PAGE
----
How has COVID-19 affected the youngest Georgians?

White House announced that kids up to 5 may be cleared for vaccination by late June

Credit: Rebecca Wright

Credit: Rebecca Wright

The youngest Georgians currently can’t get vaccinated for COVID-19, but that might change by the end of this month.

President Joe Biden’s administration announced last week that children up to 5 years old — the only group not federally approved for vaccination — could receive clearance as soon as June 21. In Georgia, there are roughly 661,000 children in that age group according to the latest Census results.

The Food and Drug Administration’s panel of advisers will meet June 14 and 15 to discuss authorizing Pfizer and Moderna shots for the youngest children. If approved, first doses would likely be made available as soon as the following week, according to White House COVID-19 coordinator Ashish Jha.

“At the end of the day we all want to move fast, but we’ve got to get it right,” he said, adding that it’s the administration’s goal to give parents enough time to vaccinate their young children before the beginning of the next school year.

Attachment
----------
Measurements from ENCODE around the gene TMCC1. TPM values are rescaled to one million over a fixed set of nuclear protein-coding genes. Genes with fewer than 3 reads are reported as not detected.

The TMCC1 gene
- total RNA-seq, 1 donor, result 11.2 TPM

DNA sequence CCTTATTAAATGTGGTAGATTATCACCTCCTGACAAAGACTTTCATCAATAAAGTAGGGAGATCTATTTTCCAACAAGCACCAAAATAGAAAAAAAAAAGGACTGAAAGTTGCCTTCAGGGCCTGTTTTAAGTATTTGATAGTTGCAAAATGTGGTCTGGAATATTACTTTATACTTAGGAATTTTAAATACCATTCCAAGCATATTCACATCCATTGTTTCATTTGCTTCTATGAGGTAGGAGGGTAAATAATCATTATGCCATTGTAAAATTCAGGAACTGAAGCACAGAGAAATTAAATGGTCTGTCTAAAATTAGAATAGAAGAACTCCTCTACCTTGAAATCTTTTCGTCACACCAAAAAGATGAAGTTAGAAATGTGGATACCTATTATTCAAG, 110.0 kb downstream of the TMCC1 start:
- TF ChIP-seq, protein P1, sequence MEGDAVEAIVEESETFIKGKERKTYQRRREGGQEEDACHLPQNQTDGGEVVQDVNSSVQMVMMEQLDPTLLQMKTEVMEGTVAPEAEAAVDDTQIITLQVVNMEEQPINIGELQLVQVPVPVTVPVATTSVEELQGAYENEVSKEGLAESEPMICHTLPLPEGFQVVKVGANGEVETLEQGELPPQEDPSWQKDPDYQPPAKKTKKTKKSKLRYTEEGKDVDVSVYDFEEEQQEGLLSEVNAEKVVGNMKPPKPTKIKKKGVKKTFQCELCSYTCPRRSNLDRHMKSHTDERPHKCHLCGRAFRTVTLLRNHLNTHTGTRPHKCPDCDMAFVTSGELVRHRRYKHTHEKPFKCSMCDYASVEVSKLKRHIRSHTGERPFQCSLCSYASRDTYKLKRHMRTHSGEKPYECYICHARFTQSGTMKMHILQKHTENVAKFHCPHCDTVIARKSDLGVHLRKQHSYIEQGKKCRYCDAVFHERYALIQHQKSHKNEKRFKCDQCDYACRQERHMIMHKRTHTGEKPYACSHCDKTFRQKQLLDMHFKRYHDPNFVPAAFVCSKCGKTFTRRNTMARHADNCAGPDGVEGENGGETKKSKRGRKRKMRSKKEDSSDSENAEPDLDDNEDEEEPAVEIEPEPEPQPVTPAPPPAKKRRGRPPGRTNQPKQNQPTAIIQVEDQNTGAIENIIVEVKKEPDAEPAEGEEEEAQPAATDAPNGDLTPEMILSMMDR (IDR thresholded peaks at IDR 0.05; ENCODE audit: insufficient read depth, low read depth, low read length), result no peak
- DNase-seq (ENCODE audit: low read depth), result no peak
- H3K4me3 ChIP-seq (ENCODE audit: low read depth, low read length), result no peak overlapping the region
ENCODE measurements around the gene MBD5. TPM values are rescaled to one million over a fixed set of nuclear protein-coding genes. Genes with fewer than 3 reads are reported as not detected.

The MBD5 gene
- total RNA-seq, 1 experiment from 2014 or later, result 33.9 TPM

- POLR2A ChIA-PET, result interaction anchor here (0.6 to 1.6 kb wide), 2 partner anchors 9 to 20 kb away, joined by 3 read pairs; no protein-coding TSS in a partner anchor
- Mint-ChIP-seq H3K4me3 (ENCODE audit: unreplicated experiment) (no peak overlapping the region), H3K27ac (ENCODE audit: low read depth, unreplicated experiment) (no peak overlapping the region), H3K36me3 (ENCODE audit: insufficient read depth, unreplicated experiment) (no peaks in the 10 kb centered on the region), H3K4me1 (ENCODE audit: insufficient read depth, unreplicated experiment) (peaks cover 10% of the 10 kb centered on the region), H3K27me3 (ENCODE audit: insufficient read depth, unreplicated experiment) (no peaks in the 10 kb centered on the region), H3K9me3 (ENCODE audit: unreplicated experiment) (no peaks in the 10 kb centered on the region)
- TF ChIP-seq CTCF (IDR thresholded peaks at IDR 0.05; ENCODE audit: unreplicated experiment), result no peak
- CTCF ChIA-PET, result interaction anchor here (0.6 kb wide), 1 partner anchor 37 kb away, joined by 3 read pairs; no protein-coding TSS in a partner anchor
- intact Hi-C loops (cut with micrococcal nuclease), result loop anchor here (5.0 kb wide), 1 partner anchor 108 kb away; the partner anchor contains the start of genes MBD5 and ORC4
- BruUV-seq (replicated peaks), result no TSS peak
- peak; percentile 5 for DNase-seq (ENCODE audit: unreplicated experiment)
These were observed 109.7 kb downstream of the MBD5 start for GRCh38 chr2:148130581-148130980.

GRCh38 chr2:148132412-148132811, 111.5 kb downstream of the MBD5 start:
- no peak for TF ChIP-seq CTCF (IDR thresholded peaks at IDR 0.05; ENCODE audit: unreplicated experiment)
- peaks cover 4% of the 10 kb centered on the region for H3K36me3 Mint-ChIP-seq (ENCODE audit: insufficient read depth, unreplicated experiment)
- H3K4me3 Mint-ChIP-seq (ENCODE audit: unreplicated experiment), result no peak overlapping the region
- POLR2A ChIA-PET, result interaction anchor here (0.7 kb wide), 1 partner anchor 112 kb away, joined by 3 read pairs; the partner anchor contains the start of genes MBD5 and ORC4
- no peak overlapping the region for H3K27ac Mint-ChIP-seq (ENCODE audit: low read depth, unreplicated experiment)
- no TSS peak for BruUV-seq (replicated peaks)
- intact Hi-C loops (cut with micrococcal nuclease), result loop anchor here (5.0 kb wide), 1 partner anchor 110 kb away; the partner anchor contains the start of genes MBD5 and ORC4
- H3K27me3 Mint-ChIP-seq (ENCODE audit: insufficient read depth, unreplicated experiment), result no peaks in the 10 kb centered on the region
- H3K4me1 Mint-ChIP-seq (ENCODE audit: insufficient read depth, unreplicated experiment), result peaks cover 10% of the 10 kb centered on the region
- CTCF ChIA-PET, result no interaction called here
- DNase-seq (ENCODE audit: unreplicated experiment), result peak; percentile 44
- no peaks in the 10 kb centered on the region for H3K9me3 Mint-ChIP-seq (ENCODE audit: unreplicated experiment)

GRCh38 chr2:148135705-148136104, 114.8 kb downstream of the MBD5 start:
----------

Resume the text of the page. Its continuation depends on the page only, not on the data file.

The number of infections among young kids sharply increased during the delta and omicron waves. At the beginning of this year when omicron infections peaked, roughly 10 times as many children up to 5 were getting sick in comparison to last week.

The Associated Press contributed to this report


Here’s how the pandemic has affected the youngest Georgians, according to the Georgia Department of Public Health:

60,522 — The number of confirmed COVID-19 infections for children up to 5 years old in Georgia since the onset of the pandemic. About a fourth of those cases were in children younger than 1 year old.

1,345 — This is how many children up to 5 years old have been hospitalized due to COVID-19 since the beginning of the pandemic. More than half of those hospitalizations involved children younger than 1 year old.

12 — A dozen children up to 5 years old have died due to COVID-19 in Georgia. Five of those deaths were children younger than 1 year old. Of those who died, five were Black, four were white and three were listed as “other.”